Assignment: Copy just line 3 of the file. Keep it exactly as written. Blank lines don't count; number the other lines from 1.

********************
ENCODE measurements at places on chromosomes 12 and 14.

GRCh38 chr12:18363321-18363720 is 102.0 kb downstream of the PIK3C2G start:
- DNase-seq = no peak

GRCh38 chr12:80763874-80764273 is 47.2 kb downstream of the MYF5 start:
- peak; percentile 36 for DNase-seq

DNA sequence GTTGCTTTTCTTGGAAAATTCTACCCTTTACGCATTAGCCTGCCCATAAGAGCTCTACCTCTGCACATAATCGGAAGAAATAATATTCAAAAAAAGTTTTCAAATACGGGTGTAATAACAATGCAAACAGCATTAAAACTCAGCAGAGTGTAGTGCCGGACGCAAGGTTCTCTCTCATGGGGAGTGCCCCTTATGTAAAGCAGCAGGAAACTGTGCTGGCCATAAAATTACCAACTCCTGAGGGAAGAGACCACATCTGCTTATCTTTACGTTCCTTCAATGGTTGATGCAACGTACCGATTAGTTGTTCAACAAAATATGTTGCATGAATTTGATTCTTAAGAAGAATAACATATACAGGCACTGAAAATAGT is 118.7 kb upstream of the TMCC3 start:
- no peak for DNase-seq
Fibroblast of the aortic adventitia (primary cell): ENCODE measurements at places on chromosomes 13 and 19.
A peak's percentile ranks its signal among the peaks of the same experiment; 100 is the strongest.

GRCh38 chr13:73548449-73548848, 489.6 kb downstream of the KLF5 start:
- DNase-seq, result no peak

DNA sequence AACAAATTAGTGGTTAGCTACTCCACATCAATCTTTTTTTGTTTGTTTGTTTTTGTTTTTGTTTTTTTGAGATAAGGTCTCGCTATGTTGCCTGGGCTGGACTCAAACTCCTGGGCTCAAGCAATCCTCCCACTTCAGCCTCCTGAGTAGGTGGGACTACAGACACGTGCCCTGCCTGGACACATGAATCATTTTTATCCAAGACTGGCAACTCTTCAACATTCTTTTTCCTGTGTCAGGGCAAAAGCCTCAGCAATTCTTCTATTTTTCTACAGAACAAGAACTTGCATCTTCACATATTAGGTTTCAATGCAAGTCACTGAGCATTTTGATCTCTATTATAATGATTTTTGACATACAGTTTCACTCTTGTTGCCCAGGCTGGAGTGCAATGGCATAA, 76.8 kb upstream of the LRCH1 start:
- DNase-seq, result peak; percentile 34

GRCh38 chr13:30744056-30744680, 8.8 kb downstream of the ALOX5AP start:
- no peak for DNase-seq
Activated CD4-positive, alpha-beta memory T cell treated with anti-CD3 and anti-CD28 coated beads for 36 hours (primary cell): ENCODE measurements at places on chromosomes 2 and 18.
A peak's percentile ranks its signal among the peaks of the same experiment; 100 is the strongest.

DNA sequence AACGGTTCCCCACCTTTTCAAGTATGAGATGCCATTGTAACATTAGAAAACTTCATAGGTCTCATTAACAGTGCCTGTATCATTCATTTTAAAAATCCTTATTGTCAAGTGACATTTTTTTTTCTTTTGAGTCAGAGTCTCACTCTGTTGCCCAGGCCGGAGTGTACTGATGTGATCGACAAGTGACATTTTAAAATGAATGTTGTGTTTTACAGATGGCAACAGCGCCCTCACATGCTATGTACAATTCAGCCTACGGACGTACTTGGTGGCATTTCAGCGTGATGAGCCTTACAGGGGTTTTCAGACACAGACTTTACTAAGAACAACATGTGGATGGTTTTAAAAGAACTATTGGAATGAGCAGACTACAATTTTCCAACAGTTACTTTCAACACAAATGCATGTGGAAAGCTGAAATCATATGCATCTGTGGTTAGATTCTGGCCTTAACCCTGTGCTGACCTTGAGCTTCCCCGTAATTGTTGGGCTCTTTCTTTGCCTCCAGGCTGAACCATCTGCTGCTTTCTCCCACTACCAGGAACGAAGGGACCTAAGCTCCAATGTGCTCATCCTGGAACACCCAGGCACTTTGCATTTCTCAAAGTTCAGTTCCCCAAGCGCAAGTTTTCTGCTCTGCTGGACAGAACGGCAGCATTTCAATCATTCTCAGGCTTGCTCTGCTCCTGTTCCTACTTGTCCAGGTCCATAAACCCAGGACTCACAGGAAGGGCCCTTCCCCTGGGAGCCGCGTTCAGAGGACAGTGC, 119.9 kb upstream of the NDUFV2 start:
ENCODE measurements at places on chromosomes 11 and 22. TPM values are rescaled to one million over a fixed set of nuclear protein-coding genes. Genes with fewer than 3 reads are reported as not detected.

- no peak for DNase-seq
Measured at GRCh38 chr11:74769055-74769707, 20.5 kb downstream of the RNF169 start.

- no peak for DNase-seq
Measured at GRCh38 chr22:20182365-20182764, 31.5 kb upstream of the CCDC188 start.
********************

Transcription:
- DNase-seq = no peak